Friday, March 25, 2011

Triangulation


My two best friends came for a visit last week. I've known them for thirteen years, ever since I was sixteen. What is it old friends know about you that other people never could?

When I think of the three of us in high school, I think of Sarah's LeBaron Convertible (which we dubbed "Cher" after a face lift in which she went from navy blue to cherry red) show tunes blaring, our hair tangling in the wind, singing at the top of our lungs. Crying our eyes out after watching Reality Bites for the first of a thousand times. Sharing our (probably terrible) teen angst filled poetry. Watching Katie playing her guitar through the crowd and being in on the secret meanings of her songs. The giddy rebelliousness we felt as we ripped our clothes off on the shore of Medicine lake in the middle of the night and plunged into the black, weedy depths.

Of course, our lives took us in different directions. We've all followed winding paths to adulthood- Sarah's took her from Wisconsin to Alaska to Oregon, adding a big white dog, a ginger headed husband and matching wild woman toddler, a beautiful house and a nursing career along the way.

Katie became a mother to a very lady like little girl in glasses. She still pursues her love of music, playing shows around Minneapolis, touring and recording whenever she gets the chance. She works for the college she graduated from, helping other young musicians pursue their dreams and traveling all over the country. She's met a wonderful man who is a great father to Lou and yin to her yang.

Our lives have taken us far from each other and sometimes it's a few months between phone calls. But we come together for the big moments, and every now and then, manage a trip together. What surprises me every time is that being together is never easy.

You would think that after so much water under the bridge and such a rich knowledge of each other, our visits would be awash in nostalgia and reminiscences. But, what makes our relationship so charged with magic is that I can feel them shaping me even as we sit poolside sipping mai tais. Of course, we always have fun. But, there is always an element of discomfort- the kind of pain that growth requires.

As I watched them with their families this past week- busy being moms and wives, I was also struck by how happy they are, how much themselves. For some reason, it felt quite lonely to me. It brought me back to my own winding path and how far it has diverged from the expected, the usual. I felt a bit lost. All the things that make a typical life are missing from my own. No career, no home, no kids. I thought again about how diverging from life's usual trajectory leads you to uncharted territory. You have nothing to rely on or plan around but yourself and your own internal compass. When you add in children, a home, a nine to five job, there are things that follow logically. One thing necessitates other things. The freedom and flexibility of my life also comes with a cost- it comes at the expense of certainty.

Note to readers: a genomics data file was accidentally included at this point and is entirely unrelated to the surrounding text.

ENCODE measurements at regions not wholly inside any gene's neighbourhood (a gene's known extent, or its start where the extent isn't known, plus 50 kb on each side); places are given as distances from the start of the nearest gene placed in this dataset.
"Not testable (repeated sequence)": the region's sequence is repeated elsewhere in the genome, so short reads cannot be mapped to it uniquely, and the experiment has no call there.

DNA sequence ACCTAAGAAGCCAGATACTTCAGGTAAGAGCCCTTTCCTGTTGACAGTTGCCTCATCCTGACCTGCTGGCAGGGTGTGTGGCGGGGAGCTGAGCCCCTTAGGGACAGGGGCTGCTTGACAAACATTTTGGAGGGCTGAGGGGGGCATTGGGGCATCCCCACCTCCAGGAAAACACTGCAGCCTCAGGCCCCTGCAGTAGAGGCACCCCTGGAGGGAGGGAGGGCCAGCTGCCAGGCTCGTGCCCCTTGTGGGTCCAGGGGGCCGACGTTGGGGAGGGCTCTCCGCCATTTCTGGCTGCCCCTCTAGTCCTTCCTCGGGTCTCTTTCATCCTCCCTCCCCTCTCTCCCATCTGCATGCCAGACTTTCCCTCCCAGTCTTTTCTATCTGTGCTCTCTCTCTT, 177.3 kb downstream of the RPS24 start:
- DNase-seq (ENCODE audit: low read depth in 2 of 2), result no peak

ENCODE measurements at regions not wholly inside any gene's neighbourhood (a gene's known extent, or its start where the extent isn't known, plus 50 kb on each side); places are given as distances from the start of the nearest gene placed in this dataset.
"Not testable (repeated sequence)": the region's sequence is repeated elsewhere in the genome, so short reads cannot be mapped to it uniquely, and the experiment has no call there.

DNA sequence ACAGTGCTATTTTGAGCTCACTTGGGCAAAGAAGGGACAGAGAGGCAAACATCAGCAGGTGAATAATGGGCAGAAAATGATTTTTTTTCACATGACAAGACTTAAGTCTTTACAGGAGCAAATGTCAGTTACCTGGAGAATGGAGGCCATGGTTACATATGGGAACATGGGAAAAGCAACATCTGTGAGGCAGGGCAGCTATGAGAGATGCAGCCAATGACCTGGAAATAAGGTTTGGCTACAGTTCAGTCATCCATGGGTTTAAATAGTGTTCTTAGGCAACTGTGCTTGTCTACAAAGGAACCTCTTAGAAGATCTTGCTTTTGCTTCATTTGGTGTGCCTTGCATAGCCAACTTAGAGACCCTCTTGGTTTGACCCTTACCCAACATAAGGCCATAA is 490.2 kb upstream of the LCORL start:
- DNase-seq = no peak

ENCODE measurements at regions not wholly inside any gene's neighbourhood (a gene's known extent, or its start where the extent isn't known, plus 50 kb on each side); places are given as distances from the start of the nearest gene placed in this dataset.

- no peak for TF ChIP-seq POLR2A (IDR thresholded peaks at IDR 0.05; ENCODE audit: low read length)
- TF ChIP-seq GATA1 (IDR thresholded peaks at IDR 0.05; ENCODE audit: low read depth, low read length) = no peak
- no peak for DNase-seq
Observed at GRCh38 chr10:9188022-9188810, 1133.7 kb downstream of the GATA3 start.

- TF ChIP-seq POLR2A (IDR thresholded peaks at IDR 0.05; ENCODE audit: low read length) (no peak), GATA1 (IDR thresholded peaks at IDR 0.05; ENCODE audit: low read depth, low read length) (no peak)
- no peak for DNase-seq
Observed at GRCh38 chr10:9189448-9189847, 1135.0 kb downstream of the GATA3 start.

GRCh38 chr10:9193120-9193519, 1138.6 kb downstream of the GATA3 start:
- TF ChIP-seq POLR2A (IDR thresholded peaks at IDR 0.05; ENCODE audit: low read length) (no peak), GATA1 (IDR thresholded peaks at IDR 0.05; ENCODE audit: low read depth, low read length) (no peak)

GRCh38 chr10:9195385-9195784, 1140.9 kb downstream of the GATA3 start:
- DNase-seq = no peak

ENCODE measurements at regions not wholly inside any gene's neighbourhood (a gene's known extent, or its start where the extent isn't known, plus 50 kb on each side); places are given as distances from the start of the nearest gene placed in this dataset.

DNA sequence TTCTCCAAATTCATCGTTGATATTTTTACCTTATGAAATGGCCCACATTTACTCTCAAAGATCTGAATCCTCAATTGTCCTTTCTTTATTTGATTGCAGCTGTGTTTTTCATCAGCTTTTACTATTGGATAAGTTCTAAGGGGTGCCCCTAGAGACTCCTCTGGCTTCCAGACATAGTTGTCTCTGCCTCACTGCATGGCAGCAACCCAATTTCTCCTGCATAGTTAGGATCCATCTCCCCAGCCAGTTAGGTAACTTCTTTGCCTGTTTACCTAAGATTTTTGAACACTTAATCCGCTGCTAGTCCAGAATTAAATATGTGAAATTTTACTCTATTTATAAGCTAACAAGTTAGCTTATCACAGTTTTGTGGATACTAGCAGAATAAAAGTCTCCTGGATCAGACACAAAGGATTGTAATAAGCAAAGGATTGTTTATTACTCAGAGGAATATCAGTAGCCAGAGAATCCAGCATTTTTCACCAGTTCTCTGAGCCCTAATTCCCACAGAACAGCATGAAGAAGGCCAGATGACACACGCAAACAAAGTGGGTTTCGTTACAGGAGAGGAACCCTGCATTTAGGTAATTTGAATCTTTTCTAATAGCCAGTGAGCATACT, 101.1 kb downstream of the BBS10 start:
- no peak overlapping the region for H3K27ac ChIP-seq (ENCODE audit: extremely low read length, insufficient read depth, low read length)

Then I found myself thinking about triangulation. When distances are too difficult to measure physically, you can find the other two fixed points in the triangle and find their angles to ascertain the third location. That triangle might span miles or inches. And you can use the information for navigation.

My friends have lives very different from my own. Welcoming them into our home was a joy, and a huge departure from our usual routine. Our normally quiet, tidy house was turned into a wild, messy, joyful base of operations. I didn't get to share my day to day life with my friends, perhaps because it is unsharable. By it's very nature, it is solitary, quiet, meditative, slow.

I felt myself looking in on their world as parents- the love they feel for their children is so palpable, so real. Yet it is something I just don't comprehend, because it is incomprehensible to someone who hasn't done it. The only person I love with that crazy, wild, unabashed, bottomless love is my husband.

But we don't need identical lives to share this bond of adopted sisterhood. In fact, it's better as it is, with each point in the triangle distinct, unique and telling each member exactly where she is.

4 comments:

Lara Lewis said...

This was lovely. :)

Simply Sarah said...

Brilliant my darling. Your ability to shine light into the dark places never ceases to amaze and thrill me. Your internal compass has a unique ability to calibrate those that it encounters, quite a blessing to those of us who have stolen a spot close to your hear!
I love you so!
Your Eternal Obtuse Angle ;)

tangata said...

My dear,
I agree with S. you are a treasure! Thank you for sharing with all of us, your daring is so inspiring!
loves,
mom

Brandon Till said...

Great post :) Hope you all had a great time together!

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